If you’re a volunteer returning from the Peace Corps, continue your commitment to service by helping VA care for America’s heroes. As someone who’s dedicated their time to helping others in need, you’re seeking a meaningful job that makes a difference — and we have an abundance of those at VA.
“Just like the Veterans that VA serves, Peace Corps volunteers are selfless,” said Tracey Therit, chief human capital officer in VA’s Office of Human Resources and Administration/Operations, Security and Preparedness. “To take an assignment in an unknown place and leave your family and comforts of home to serve for an extended time is something familiar to Peace Corps volunteers and makes them uniquely able to connect with the population VA serves.”
Whether directly caring for patients or working behind the scenes, every position at VA is vital to our primary mission of providing the very best care for Veterans. We need capable and dedicated people like you in health care and other mission critical positions.
In the Peace Corps, you cultivated skills that will serve you well at VA, such as working under pressure and independently, providing customer service and forming relationships, adaptability, and committing to a mission. Serving with the Peace Corps in Botswana, former VA program management analyst Richard Rain also learned how to work with all types of organizations and developed a solid background in government reporting.
“I had a different lens that people coming from the military or government don’t have,” said Rain, who stumbled across the opening on USAJobs after he returned from Botswana.
Enjoy extra federal benefits
Did you know that you have an edge landing a federal job, including one at VA?
After your return from the Peace Corps, you’ll enjoy what’s called noncompetitive eligibility (NCE) for up to a year, meaning you can apply for jobs that are open only to federal employees and be hired outside of the formal competitive job announcement process.
“I don’t think Peace Corps people realize how much that status matters,” Rain said. “If the hiring manager wants you and you have skills they want, you’re all set.”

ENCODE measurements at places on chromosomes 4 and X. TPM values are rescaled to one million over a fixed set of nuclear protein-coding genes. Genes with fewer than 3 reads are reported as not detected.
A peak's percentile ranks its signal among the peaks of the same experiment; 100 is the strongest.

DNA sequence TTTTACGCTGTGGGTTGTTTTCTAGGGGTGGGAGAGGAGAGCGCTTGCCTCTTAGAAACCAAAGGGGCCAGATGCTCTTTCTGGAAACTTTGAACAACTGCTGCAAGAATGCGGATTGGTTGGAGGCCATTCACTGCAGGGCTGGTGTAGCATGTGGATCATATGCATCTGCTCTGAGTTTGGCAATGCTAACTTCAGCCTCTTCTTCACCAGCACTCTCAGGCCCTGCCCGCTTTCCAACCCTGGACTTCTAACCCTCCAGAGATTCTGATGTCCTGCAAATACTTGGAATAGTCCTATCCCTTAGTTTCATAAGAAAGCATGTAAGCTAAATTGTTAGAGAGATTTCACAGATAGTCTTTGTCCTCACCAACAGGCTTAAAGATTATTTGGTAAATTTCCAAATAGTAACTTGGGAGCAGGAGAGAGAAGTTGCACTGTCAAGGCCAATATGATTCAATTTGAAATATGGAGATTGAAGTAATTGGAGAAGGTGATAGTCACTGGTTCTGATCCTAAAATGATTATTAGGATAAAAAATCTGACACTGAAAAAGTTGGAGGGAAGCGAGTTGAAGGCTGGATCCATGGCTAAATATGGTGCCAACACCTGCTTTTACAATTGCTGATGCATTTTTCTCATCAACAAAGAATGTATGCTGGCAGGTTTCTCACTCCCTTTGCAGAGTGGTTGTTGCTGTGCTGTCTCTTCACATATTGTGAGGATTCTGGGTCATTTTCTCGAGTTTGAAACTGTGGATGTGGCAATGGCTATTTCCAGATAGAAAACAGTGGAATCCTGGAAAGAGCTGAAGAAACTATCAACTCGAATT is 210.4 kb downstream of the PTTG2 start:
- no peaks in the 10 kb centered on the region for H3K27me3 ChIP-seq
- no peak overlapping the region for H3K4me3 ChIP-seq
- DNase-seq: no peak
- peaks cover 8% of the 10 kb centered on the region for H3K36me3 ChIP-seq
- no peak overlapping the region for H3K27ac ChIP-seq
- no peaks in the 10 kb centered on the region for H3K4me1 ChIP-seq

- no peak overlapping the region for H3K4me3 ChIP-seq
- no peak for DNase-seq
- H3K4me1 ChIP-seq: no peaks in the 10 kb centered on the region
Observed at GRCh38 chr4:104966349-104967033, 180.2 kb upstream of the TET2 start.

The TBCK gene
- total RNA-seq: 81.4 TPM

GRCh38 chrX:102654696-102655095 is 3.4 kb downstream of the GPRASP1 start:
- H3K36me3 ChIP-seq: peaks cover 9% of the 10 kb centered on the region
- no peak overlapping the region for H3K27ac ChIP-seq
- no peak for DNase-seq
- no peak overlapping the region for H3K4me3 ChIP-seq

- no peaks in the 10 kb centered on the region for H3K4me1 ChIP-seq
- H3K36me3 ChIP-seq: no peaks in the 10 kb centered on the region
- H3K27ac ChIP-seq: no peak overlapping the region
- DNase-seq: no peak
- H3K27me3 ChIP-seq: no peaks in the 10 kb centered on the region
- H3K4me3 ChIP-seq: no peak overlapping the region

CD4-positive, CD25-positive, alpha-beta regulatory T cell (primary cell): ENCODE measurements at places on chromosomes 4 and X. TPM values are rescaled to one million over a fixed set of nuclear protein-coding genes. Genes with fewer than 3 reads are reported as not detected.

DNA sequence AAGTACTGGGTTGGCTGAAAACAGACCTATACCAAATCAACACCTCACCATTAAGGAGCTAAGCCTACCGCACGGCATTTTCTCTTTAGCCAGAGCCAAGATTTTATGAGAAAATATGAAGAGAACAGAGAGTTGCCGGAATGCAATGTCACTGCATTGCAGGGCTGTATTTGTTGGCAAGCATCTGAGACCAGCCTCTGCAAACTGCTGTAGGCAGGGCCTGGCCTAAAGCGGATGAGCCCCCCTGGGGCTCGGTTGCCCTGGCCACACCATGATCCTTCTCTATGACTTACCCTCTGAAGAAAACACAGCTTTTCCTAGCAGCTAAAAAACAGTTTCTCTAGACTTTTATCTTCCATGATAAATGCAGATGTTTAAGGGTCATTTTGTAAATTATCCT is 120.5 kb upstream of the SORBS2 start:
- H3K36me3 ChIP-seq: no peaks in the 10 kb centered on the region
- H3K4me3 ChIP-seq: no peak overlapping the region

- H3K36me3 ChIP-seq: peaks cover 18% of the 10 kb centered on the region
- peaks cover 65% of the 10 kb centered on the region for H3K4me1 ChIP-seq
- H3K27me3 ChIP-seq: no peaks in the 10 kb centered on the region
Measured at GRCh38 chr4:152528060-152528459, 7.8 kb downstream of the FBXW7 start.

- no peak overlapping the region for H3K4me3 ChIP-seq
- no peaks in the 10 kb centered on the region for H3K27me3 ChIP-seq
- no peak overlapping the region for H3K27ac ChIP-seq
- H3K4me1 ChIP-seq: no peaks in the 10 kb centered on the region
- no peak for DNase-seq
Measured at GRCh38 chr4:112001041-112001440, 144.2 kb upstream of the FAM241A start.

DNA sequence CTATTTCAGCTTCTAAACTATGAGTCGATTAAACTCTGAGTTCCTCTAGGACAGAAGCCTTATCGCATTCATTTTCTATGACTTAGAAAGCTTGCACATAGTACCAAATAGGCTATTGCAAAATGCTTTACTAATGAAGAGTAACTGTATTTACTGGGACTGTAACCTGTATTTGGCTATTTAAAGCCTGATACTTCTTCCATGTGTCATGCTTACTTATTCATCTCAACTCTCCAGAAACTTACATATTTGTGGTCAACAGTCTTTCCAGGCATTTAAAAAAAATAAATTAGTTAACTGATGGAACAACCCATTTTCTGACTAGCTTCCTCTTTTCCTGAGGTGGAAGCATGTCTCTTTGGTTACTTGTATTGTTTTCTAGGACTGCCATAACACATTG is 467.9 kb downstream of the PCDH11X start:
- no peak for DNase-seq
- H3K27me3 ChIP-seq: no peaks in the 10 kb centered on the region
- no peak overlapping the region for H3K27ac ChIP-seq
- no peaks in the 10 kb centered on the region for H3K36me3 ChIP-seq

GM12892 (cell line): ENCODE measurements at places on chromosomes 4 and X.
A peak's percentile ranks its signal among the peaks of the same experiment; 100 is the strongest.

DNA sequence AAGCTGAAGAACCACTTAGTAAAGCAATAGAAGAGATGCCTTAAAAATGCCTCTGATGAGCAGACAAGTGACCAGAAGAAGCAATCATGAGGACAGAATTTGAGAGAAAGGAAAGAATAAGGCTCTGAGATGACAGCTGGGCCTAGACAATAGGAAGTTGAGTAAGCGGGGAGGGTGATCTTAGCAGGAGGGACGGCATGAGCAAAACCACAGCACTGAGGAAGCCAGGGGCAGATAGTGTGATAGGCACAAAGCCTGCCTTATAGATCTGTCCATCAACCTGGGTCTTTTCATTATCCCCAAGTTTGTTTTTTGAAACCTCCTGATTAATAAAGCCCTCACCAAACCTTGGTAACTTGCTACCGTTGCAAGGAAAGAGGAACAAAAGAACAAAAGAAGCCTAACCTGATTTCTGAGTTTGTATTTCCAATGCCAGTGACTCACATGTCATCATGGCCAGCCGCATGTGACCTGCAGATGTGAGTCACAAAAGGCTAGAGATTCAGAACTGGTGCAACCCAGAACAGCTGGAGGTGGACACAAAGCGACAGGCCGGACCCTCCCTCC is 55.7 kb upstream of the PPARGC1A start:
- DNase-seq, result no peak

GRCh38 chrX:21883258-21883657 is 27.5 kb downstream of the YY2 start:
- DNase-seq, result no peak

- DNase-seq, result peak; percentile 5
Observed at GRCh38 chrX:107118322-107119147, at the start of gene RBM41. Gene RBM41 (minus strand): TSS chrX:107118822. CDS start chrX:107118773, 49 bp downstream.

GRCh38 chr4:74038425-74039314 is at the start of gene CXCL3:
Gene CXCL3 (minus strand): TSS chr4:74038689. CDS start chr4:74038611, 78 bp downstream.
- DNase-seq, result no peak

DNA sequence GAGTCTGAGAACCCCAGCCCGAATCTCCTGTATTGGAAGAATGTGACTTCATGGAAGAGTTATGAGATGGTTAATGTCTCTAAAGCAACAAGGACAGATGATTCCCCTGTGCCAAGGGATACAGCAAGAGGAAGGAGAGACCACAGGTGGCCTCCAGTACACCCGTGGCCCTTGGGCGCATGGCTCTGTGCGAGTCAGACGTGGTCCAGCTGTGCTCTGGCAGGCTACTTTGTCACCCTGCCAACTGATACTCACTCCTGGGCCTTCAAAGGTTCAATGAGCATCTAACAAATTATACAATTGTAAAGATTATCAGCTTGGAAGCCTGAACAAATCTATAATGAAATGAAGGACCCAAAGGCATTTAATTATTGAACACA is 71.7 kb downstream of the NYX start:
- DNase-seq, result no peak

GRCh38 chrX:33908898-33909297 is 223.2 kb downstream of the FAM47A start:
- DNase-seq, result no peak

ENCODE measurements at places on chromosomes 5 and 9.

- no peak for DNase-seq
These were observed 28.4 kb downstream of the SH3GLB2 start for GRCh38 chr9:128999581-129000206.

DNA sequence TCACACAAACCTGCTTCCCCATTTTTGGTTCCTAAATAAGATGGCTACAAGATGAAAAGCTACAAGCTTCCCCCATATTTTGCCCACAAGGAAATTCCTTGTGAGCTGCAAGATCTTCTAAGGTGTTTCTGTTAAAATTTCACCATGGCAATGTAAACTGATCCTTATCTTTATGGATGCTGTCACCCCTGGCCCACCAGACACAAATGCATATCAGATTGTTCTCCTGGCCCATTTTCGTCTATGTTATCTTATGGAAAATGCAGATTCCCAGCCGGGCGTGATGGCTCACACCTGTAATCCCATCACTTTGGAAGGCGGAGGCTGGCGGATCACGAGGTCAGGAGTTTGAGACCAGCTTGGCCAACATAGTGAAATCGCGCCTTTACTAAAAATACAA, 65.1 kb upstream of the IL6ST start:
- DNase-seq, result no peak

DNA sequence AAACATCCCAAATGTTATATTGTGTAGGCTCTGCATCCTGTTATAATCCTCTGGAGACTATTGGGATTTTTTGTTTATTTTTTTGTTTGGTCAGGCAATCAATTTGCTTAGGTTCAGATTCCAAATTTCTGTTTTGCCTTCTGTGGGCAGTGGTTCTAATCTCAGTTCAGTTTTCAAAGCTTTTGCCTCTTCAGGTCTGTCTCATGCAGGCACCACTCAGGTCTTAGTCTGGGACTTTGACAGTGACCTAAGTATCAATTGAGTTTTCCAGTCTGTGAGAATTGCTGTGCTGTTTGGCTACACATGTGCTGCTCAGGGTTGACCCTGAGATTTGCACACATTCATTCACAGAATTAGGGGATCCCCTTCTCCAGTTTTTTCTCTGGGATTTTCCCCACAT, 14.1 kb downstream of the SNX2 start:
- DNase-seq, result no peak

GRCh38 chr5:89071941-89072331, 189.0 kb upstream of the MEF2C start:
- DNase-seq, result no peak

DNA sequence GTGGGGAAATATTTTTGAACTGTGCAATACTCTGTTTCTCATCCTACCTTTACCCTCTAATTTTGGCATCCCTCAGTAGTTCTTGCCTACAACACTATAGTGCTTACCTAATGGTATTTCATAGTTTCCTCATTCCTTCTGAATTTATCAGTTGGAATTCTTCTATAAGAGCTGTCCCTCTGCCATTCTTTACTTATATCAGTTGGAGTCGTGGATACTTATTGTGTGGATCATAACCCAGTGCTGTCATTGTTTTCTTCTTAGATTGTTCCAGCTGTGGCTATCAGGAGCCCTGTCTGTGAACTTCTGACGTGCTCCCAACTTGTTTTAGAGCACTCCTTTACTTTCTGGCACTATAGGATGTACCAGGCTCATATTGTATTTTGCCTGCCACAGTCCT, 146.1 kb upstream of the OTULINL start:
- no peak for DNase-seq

But NCE status isn’t the only benefit you’ll enjoy. Your years of Peace Corps service count toward your federal service, meaning you’ll earn vacation time more quickly.
You also have the option to “buy back” your volunteer service time to credit toward your retirement. This means you become vested in the generous federal retirement plan more quickly.
Paying off student loans? Federal employment, as well as Peace Corps service, count toward the public service loan forgiveness program.
Other excellent VA benefits
Outside of the benefits available to returning Peace Corps volunteers, all our employees receive a generous package of benefits. These benefits often exceed those offered in the private sector. They include:
- Paid vacation time that accrues right away, paid sick leave and 10 paid federal holidays.
- Health insurance, including dental and vision, which may become effective on the first full pay period after the job starts.
- Access to the Federal Employees’ Retirement System (FERS), a three-tier retirement plan composed of Social Security, FERS basic benefits and the Thrift Savings Plan.
- Educational support like scholarships and training programs.
You’ll have an option to work at any VA facility across the United States and its territories. Transferring between locations is easy and you’ll take all your benefits with you, including accumulated paid time off.
Work at VA today
See if a VA career serving Veterans is for you.
- EXPLORE open VA positions.
- LEARN more about the VA hiring process and the benefits of a VA career.
- VISIT vacareers.va.gov for more information.
In the photo at top, a Peace Corps worker measures a boy in El Salvador. (Photo courtesy of Peace Corps.)